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Sheffield?s Cultural Industries Quarter (CIQ) is a 30 hectare area on the edge of the city centre zoned in 1988 for businesses in cultural production, explains Simon Evans.
In a city better known for its closing mines and steelworks, this was dubbed by the trade minister of the day ?spendthrift and lunatic?, but now that creative industry and cluster development policies are core to the government?s regional agenda it is seen as far-sighted.

Regeneration efforts in the CIQ since then have achieved over £150m of public and private sector investment. It comprises 250,000 sq. ft. of managed workspace, all with waiting lists. 1,200 new jobs in 120 cultural businesses, 1,000 new student bed spaces, and 1,500 media training places per year have been created. The site is also home to the four-screen Showroom cinema, the National Centre for Popular Music (now a music venue), Site Digital Imaging Gallery, four night-clubs and a host of practitioner-based specialist business services. Its extensive events calendar includes the Sheffield International Documentary Film Festival, and Lovebytes Digital Arts Festival.

There are still unused factories, but from a zero base Sheffield CIQ is now a significant creative business cluster. Even the City Council has made a healthy return on it, with the increase in realised capital values and rentals of Council land and buildings surpassing their input in grants and officer time.

But might it have happened anyway? Is the process repeatable elsewhere? The Sheffield experience suggests that the key ingredients might be:

People and their partnerships, institutions, organisations, companies, clubs and networks:

the key people are the cultural entrepreneurs whose energy and creativity fuel and justify the whole process, and the development workers whose networking and partnership-brokering make the whole greater than the sum of its parts. Making products, services and experiences for pleasure, profit or policy:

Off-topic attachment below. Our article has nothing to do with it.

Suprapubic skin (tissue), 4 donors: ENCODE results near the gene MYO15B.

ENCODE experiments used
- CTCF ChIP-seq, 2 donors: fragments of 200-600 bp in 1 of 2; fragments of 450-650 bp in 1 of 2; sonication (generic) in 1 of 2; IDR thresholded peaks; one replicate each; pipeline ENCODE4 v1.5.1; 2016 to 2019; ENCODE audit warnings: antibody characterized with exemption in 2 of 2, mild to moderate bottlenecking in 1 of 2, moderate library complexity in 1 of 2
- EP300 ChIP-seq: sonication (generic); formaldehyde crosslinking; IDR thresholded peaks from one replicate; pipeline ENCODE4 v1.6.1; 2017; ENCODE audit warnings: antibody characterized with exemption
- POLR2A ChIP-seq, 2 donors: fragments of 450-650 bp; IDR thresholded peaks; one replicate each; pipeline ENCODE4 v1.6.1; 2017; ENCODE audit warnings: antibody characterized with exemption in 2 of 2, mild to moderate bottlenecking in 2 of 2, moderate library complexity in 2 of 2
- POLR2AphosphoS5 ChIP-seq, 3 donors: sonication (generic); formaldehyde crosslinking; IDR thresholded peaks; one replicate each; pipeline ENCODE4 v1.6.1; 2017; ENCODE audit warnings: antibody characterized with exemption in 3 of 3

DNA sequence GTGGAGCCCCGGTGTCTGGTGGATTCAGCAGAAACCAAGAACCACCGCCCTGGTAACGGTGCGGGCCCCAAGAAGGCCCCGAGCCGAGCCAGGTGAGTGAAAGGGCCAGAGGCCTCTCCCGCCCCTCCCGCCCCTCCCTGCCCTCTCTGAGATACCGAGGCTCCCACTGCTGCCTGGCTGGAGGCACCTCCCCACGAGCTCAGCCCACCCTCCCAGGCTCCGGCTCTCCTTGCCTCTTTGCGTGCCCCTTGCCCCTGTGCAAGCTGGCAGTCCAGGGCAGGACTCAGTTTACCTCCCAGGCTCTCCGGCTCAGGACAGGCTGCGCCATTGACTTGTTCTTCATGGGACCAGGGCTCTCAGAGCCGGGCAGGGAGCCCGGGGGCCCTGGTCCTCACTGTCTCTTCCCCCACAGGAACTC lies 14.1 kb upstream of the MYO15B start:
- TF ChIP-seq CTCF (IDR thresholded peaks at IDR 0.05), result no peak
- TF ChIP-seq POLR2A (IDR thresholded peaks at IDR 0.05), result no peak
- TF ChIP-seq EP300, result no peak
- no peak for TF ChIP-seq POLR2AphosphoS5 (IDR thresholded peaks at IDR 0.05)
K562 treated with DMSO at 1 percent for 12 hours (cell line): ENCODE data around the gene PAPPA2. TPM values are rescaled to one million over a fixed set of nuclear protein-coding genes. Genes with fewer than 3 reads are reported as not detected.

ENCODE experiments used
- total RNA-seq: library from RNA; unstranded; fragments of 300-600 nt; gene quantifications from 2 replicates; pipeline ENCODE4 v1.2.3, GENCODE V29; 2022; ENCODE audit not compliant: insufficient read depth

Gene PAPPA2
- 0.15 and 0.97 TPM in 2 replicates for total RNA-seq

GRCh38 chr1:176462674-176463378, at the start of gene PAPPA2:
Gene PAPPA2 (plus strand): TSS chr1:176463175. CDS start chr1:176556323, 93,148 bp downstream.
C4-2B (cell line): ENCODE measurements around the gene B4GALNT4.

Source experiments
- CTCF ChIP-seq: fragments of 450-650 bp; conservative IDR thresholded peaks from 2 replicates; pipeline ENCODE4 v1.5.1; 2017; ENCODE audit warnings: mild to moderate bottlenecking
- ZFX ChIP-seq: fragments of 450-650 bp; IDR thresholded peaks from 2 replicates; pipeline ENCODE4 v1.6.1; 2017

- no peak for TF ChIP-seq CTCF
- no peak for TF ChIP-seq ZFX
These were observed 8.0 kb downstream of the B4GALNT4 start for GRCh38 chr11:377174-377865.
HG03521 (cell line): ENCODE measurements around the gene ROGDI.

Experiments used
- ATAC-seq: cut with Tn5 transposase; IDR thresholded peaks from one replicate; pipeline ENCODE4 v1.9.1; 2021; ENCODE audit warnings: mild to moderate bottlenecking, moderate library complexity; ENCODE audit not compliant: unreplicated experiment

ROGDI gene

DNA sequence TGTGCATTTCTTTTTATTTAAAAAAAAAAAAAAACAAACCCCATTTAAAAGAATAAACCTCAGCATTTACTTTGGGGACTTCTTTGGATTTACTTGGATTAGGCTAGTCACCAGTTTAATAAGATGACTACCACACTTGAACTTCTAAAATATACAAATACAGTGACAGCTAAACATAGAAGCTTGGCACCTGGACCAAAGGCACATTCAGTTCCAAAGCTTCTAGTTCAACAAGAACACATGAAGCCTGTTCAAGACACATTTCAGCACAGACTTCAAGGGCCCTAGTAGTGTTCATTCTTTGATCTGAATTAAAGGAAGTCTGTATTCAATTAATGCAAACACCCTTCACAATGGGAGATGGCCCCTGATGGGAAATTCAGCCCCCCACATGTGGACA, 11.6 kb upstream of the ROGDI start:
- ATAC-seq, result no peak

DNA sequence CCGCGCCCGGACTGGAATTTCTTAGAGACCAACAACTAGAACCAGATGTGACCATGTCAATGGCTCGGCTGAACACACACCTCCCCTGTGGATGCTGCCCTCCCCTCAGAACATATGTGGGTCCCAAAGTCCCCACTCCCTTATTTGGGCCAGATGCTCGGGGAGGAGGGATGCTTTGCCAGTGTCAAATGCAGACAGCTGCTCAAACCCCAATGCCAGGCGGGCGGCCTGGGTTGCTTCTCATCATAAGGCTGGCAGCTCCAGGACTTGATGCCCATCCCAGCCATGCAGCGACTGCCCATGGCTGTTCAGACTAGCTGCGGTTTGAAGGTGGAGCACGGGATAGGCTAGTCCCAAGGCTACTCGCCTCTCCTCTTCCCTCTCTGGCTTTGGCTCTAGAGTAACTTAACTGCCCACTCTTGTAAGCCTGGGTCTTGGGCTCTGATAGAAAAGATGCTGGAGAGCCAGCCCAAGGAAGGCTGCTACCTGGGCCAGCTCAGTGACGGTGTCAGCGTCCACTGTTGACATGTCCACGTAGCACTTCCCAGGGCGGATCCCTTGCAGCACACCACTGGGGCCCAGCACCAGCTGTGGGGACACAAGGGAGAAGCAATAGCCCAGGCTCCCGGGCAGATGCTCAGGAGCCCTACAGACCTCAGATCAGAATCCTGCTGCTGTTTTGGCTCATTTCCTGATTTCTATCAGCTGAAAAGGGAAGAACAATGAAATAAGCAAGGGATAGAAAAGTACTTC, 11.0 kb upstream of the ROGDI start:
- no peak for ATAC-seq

even within a highly specialised cluster diversity is critical. A bland, high-tech new media centre is unlikely to be as successful as a ghetto of non-profits and start-ups.

Land, roads and buildings:

the CIQ?s flagship managed workspaces are based on one-off capital endowments, with a low or nil revenue funding requirement. They house commercial and arts activity under the same roof. Non-profit structures with freeholds help protect key cultural businesses from being squeezed out by rent increases.

Training programmes, incubation programmes, commissions for artists, marketing, networks and high-level championship:

networks are particularly important. In order for partnerships to emerge and projects to develop, people need to meet each other formally and informally.

Public and private events, festivals, shows, etc.:

the point of buildings is the activity that takes place inside and around them.

Information systems: websites, newsletters, archives, mailing lists, directories:

the self-image of the cluster and its reputation elsewhere, are key assets.

A cluster is always in flux, making it difficult to analyse and represent. But next year, we will host a comprehensive effort to do just that: the first Creative Clusters conference, a hands-on event bringing together cultural quarters, media centres and creative industry agencies. In a policy arena often noted for its hot air, we promise to call a spade a spade.

Simon Evans is a cultural entrepreneur and consultant who has been based in Sheffield CIQ since 1985

e: simon.evans@workstation.org.uk.

For more information on the Creative Clusters Conference w: http://www.creativeclusters.co.uk